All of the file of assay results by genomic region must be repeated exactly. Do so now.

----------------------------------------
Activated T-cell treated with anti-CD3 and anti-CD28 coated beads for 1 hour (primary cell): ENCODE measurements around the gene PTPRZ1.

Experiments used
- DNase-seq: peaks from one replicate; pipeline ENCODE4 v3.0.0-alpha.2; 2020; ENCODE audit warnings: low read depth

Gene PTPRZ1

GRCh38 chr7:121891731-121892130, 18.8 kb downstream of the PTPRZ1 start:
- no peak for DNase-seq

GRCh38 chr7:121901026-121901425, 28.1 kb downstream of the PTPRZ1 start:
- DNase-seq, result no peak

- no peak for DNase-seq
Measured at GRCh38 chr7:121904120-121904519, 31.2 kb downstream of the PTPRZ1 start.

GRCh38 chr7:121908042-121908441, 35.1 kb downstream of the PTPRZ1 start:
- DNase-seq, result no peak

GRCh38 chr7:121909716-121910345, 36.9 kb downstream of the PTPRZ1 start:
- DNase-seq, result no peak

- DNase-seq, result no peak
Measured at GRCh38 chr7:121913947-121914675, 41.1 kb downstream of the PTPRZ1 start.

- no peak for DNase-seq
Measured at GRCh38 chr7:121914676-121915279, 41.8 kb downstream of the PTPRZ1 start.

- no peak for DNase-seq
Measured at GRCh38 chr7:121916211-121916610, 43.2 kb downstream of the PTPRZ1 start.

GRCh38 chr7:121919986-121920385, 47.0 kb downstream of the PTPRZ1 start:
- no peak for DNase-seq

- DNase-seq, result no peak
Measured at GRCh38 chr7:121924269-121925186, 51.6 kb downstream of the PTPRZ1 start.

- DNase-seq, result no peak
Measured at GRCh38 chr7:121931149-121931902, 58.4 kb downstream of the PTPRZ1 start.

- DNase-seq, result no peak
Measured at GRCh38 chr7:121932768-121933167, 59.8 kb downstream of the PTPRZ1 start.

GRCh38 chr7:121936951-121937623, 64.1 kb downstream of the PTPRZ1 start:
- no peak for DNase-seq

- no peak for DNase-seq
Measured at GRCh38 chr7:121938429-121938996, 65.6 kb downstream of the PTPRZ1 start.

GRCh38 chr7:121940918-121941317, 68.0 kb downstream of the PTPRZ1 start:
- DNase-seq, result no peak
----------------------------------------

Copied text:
Activated T-cell treated with anti-CD3 and anti-CD28 coated beads for 1 hour (primary cell): ENCODE measurements around the gene PTPRZ1.

Experiments used
- DNase-seq: peaks from one replicate; pipeline ENCODE4 v3.0.0-alpha.2; 2020; ENCODE audit warnings: low read depth

Gene PTPRZ1

GRCh38 chr7:121891731-121892130, 18.8 kb downstream of the PTPRZ1 start:
- no peak for DNase-seq

GRCh38 chr7:121901026-121901425, 28.1 kb downstream of the PTPRZ1 start:
- DNase-seq, result no peak

- no peak for DNase-seq
Measured at GRCh38 chr7:121904120-121904519, 31.2 kb downstream of the PTPRZ1 start.

GRCh38 chr7:121908042-121908441, 35.1 kb downstream of the PTPRZ1 start:
- DNase-seq, result no peak

GRCh38 chr7:121909716-121910345, 36.9 kb downstream of the PTPRZ1 start:
- DNase-seq, result no peak

- DNase-seq, result no peak
Measured at GRCh38 chr7:121913947-121914675, 41.1 kb downstream of the PTPRZ1 start.

- no peak for DNase-seq
Measured at GRCh38 chr7:121914676-121915279, 41.8 kb downstream of the PTPRZ1 start.

- no peak for DNase-seq
Measured at GRCh38 chr7:121916211-121916610, 43.2 kb downstream of the PTPRZ1 start.

GRCh38 chr7:121919986-121920385, 47.0 kb downstream of the PTPRZ1 start:
- no peak for DNase-seq

- DNase-seq, result no peak
Measured at GRCh38 chr7:121924269-121925186, 51.6 kb downstream of the PTPRZ1 start.

- DNase-seq, result no peak
Measured at GRCh38 chr7:121931149-121931902, 58.4 kb downstream of the PTPRZ1 start.

- DNase-seq, result no peak
Measured at GRCh38 chr7:121932768-121933167, 59.8 kb downstream of the PTPRZ1 start.

GRCh38 chr7:121936951-121937623, 64.1 kb downstream of the PTPRZ1 start:
- no peak for DNase-seq

- no peak for DNase-seq
Measured at GRCh38 chr7:121938429-121938996, 65.6 kb downstream of the PTPRZ1 start.

GRCh38 chr7:121940918-121941317, 68.0 kb downstream of the PTPRZ1 start:
- DNase-seq, result no peak